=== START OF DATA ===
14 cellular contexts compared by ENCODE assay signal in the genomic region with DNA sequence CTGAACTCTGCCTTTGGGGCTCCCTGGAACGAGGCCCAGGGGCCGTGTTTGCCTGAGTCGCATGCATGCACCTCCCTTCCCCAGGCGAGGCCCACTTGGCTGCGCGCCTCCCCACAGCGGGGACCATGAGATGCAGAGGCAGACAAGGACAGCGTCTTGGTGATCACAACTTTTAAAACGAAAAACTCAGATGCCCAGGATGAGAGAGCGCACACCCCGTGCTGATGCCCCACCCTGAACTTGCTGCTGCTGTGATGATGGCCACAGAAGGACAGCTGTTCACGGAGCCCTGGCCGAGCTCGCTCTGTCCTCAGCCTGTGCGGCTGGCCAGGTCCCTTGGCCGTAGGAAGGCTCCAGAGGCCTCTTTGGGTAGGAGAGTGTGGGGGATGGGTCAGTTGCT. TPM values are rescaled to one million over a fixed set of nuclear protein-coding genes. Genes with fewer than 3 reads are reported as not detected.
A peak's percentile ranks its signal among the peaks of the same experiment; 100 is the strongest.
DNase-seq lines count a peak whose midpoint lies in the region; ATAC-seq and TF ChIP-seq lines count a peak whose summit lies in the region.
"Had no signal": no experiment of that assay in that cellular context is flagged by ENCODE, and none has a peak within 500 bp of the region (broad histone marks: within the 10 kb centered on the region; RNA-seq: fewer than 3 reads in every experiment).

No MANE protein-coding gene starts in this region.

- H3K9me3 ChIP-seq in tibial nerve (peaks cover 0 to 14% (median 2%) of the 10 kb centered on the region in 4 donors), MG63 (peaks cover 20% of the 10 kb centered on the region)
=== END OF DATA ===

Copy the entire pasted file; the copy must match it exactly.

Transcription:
14 cellular contexts compared by ENCODE assay signal in the genomic region with DNA sequence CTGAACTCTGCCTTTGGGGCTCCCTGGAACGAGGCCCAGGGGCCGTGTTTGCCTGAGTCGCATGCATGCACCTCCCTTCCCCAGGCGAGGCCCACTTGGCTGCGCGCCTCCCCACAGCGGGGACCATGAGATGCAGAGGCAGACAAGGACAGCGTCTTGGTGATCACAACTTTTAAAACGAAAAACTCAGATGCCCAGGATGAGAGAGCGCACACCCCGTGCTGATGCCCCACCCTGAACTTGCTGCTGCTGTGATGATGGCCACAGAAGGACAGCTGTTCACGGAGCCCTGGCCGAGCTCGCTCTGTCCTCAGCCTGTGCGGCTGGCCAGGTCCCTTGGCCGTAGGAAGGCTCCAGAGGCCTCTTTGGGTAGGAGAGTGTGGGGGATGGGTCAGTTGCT. TPM values are rescaled to one million over a fixed set of nuclear protein-coding genes. Genes with fewer than 3 reads are reported as not detected.
A peak's percentile ranks its signal among the peaks of the same experiment; 100 is the strongest.
DNase-seq lines count a peak whose midpoint lies in the region; ATAC-seq and TF ChIP-seq lines count a peak whose summit lies in the region.
"Had no signal": no experiment of that assay in that cellular context is flagged by ENCODE, and none has a peak within 500 bp of the region (broad histone marks: within the 10 kb centered on the region; RNA-seq: fewer than 3 reads in every experiment).

No MANE protein-coding gene starts in this region.

- H3K9me3 ChIP-seq in tibial nerve (peaks cover 0 to 14% (median 2%) of the 10 kb centered on the region in 4 donors), MG63 (peaks cover 20% of the 10 kb centered on the region)